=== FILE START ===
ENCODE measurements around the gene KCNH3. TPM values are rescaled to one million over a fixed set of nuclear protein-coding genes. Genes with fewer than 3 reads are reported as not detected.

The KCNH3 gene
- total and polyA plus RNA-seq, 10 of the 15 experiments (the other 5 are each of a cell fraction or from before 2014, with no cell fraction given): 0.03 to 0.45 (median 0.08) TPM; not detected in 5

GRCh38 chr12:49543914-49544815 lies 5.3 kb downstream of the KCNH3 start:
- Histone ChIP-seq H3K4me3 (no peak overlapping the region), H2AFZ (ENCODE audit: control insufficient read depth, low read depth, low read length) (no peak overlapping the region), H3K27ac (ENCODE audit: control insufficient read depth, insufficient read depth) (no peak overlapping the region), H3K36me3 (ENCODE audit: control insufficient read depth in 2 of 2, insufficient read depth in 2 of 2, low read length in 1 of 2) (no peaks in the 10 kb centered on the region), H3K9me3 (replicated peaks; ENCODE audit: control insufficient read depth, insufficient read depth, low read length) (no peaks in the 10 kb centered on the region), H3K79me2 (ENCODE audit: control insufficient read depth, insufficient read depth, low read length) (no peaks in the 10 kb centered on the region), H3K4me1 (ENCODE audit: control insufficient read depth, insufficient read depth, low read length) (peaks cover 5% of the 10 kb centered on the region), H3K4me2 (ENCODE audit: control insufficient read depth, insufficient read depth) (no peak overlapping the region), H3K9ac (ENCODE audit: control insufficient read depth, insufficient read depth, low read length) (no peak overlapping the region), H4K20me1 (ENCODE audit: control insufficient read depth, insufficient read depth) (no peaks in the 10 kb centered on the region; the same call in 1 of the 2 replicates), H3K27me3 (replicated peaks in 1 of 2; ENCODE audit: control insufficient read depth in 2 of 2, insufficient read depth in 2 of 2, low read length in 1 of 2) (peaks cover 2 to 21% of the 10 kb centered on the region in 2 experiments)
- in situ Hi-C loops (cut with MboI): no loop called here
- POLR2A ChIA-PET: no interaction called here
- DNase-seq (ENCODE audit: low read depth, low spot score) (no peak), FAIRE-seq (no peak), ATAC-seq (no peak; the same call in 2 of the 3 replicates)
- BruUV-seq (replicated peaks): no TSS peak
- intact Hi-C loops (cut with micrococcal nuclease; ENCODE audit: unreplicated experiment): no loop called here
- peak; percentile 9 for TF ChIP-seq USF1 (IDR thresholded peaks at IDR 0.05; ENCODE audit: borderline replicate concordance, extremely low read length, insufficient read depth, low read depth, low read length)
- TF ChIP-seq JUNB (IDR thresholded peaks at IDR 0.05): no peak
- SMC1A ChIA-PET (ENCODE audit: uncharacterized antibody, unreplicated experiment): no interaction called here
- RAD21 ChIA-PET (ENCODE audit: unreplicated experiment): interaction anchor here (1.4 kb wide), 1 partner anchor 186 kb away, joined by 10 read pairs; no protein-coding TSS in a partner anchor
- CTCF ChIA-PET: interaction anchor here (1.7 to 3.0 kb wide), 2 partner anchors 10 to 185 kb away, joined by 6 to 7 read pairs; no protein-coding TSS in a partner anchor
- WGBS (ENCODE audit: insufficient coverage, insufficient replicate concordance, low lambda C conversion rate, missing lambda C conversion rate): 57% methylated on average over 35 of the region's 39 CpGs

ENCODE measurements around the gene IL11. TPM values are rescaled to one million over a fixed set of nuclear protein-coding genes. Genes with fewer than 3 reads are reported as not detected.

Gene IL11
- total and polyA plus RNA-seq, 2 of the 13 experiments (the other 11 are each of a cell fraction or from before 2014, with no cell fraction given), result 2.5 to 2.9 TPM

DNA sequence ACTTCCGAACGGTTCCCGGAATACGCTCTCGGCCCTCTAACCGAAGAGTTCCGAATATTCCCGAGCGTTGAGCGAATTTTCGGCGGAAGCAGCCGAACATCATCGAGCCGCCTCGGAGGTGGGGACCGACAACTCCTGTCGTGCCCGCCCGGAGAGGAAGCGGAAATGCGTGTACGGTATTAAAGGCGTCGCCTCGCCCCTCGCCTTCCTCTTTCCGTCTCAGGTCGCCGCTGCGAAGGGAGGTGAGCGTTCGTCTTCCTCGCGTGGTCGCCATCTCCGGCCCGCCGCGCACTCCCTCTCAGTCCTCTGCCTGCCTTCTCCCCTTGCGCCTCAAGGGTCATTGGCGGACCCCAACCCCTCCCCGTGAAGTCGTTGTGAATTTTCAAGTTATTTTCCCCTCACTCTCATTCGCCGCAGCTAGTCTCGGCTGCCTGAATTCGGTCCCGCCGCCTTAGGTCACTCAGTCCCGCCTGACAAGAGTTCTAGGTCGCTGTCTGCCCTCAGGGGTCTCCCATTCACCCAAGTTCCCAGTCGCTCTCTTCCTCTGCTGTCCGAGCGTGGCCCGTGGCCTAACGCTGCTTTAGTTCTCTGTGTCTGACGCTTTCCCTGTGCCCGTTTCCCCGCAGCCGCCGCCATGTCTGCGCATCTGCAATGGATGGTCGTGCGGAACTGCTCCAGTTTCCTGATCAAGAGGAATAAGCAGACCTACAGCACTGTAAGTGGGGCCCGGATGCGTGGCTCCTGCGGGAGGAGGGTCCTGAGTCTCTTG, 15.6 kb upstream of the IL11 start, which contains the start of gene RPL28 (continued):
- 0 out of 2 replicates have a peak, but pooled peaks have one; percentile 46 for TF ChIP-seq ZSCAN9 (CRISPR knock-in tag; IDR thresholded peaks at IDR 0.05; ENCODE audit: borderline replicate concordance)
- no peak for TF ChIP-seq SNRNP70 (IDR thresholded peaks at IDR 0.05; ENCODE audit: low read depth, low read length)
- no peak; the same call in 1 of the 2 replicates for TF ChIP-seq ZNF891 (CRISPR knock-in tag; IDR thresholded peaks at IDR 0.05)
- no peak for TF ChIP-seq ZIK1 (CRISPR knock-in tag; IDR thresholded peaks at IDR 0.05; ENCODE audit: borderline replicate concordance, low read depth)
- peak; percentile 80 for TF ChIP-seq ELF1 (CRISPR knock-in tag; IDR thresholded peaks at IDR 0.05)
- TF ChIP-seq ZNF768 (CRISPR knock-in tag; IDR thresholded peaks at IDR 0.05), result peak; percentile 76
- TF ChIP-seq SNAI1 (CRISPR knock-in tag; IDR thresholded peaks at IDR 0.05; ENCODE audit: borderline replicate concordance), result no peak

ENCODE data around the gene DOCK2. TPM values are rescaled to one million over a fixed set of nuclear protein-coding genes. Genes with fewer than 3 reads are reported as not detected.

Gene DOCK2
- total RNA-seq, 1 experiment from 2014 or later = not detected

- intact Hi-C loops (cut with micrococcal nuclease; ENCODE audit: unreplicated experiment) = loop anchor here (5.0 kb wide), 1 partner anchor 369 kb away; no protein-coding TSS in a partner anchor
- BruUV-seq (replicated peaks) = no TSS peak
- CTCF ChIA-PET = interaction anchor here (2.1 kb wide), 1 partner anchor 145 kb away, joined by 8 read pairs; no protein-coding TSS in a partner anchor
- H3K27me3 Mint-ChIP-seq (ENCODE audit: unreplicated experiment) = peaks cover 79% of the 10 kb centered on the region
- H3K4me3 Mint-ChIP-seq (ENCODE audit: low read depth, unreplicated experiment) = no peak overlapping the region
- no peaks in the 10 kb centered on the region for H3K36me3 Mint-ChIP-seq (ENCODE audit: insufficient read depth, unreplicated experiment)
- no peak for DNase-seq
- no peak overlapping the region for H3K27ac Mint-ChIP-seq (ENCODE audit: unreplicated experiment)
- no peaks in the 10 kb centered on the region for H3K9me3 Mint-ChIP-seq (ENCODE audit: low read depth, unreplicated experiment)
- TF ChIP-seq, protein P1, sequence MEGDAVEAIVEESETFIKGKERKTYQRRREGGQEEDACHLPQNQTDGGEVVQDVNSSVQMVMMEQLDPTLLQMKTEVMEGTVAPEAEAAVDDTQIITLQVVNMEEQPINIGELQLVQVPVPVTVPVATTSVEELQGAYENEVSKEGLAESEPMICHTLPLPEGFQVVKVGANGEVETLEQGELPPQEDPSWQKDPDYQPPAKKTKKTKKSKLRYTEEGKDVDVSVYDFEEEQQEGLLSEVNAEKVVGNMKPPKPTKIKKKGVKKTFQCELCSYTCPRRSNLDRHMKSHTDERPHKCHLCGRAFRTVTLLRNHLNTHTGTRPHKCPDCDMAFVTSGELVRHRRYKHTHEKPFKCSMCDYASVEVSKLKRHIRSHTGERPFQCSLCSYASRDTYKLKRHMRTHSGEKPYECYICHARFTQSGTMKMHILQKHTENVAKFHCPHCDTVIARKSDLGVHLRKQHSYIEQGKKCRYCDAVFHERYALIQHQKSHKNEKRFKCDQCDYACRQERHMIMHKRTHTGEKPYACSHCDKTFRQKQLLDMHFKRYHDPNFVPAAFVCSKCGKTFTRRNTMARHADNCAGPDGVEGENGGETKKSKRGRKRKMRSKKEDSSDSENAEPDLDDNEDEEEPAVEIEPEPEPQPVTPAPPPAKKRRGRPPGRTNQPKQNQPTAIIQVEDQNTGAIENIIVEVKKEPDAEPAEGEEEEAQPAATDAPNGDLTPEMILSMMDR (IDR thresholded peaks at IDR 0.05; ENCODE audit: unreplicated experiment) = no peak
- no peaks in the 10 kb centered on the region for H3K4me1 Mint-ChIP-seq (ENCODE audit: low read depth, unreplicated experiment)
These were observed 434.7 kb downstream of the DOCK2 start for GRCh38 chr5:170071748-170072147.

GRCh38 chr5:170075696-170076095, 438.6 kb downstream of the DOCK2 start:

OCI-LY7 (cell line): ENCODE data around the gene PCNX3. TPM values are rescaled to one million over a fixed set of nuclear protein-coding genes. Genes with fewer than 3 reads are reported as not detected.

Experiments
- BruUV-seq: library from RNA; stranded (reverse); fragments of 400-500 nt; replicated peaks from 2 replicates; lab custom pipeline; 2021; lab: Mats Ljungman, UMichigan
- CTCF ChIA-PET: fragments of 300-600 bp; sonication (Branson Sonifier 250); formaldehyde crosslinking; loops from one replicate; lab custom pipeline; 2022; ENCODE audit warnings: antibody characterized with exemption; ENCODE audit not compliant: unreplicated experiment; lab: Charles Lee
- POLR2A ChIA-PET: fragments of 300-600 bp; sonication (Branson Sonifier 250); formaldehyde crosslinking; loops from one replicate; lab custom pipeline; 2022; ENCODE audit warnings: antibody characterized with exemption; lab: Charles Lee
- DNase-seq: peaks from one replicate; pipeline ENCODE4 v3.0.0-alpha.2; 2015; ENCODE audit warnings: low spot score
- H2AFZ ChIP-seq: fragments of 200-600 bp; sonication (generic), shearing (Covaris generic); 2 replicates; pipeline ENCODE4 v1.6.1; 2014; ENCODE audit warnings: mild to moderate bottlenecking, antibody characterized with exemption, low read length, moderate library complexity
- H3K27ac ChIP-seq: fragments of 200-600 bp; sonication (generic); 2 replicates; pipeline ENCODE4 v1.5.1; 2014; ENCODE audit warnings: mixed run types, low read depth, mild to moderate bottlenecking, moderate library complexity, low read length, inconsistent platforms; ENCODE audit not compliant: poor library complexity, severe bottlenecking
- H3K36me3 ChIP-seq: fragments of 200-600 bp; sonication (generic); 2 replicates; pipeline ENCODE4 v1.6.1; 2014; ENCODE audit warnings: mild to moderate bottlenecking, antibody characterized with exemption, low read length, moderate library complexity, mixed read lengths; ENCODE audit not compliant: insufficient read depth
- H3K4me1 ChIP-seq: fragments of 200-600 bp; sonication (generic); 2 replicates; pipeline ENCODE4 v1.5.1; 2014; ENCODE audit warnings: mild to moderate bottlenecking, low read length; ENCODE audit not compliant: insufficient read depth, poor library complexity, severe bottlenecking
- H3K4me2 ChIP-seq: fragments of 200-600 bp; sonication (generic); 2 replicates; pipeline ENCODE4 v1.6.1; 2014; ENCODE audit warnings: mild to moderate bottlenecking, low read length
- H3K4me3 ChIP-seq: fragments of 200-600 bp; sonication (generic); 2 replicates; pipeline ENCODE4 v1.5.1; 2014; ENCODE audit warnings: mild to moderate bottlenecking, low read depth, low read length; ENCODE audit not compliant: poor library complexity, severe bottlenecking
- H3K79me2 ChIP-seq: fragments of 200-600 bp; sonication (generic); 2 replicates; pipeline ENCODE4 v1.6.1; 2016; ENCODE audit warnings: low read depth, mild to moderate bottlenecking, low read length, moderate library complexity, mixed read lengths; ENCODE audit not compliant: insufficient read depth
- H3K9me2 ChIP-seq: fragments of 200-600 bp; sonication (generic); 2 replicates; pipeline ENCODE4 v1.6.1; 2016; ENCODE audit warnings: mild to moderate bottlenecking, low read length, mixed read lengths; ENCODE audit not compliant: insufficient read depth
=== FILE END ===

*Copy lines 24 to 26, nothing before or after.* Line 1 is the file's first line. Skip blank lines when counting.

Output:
- no peak for TF ChIP-seq ZIK1 (CRISPR knock-in tag; IDR thresholded peaks at IDR 0.05; ENCODE audit: borderline replicate concordance, low read depth)
- peak; percentile 80 for TF ChIP-seq ELF1 (CRISPR knock-in tag; IDR thresholded peaks at IDR 0.05)
- TF ChIP-seq ZNF768 (CRISPR knock-in tag; IDR thresholded peaks at IDR 0.05), result peak; percentile 76